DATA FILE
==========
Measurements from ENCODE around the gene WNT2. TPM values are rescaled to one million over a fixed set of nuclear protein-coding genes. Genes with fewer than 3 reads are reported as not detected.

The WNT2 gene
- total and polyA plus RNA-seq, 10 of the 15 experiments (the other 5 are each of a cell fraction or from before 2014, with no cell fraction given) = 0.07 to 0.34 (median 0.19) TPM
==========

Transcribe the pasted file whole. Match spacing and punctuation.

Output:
Measurements from ENCODE around the gene WNT2. TPM values are rescaled to one million over a fixed set of nuclear protein-coding genes. Genes with fewer than 3 reads are reported as not detected.

The WNT2 gene
- total and polyA plus RNA-seq, 10 of the 15 experiments (the other 5 are each of a cell fraction or from before 2014, with no cell fraction given) = 0.07 to 0.34 (median 0.19) TPM